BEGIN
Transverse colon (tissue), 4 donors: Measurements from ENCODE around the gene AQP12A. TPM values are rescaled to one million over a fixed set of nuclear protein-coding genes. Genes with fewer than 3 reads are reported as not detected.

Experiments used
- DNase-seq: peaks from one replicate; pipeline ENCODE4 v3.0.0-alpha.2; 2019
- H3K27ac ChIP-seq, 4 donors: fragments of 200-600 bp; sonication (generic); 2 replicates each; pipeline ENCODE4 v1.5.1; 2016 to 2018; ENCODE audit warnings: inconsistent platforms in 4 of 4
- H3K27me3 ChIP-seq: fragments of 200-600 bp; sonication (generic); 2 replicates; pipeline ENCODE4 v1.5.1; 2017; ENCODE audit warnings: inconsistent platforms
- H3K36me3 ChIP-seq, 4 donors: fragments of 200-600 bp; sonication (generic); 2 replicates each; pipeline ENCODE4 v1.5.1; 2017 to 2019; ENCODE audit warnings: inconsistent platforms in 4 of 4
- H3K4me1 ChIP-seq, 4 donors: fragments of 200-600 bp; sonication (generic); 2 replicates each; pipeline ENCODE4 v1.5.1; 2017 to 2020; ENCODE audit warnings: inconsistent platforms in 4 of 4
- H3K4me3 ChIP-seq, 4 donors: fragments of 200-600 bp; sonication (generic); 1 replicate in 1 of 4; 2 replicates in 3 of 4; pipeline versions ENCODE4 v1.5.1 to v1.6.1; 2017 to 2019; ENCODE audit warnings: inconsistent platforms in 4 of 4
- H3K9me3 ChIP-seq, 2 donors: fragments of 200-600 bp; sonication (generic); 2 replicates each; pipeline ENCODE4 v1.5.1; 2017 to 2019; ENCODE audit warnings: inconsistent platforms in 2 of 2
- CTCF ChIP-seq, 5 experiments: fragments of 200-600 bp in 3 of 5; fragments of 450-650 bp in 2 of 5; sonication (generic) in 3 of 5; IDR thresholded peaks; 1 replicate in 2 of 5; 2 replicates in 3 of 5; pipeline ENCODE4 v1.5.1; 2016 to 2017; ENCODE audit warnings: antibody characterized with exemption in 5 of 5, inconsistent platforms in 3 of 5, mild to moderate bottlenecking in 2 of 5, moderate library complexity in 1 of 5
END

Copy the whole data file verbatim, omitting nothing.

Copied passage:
Transverse colon (tissue), 4 donors: Measurements from ENCODE around the gene AQP12A. TPM values are rescaled to one million over a fixed set of nuclear protein-coding genes. Genes with fewer than 3 reads are reported as not detected.

Experiments used
- DNase-seq: peaks from one replicate; pipeline ENCODE4 v3.0.0-alpha.2; 2019
- H3K27ac ChIP-seq, 4 donors: fragments of 200-600 bp; sonication (generic); 2 replicates each; pipeline ENCODE4 v1.5.1; 2016 to 2018; ENCODE audit warnings: inconsistent platforms in 4 of 4
- H3K27me3 ChIP-seq: fragments of 200-600 bp; sonication (generic); 2 replicates; pipeline ENCODE4 v1.5.1; 2017; ENCODE audit warnings: inconsistent platforms
- H3K36me3 ChIP-seq, 4 donors: fragments of 200-600 bp; sonication (generic); 2 replicates each; pipeline ENCODE4 v1.5.1; 2017 to 2019; ENCODE audit warnings: inconsistent platforms in 4 of 4
- H3K4me1 ChIP-seq, 4 donors: fragments of 200-600 bp; sonication (generic); 2 replicates each; pipeline ENCODE4 v1.5.1; 2017 to 2020; ENCODE audit warnings: inconsistent platforms in 4 of 4
- H3K4me3 ChIP-seq, 4 donors: fragments of 200-600 bp; sonication (generic); 1 replicate in 1 of 4; 2 replicates in 3 of 4; pipeline versions ENCODE4 v1.5.1 to v1.6.1; 2017 to 2019; ENCODE audit warnings: inconsistent platforms in 4 of 4
- H3K9me3 ChIP-seq, 2 donors: fragments of 200-600 bp; sonication (generic); 2 replicates each; pipeline ENCODE4 v1.5.1; 2017 to 2019; ENCODE audit warnings: inconsistent platforms in 2 of 2
- CTCF ChIP-seq, 5 experiments: fragments of 200-600 bp in 3 of 5; fragments of 450-650 bp in 2 of 5; sonication (generic) in 3 of 5; IDR thresholded peaks; 1 replicate in 2 of 5; 2 replicates in 3 of 5; pipeline ENCODE4 v1.5.1; 2016 to 2017; ENCODE audit warnings: antibody characterized with exemption in 5 of 5, inconsistent platforms in 3 of 5, mild to moderate bottlenecking in 2 of 5, moderate library complexity in 1 of 5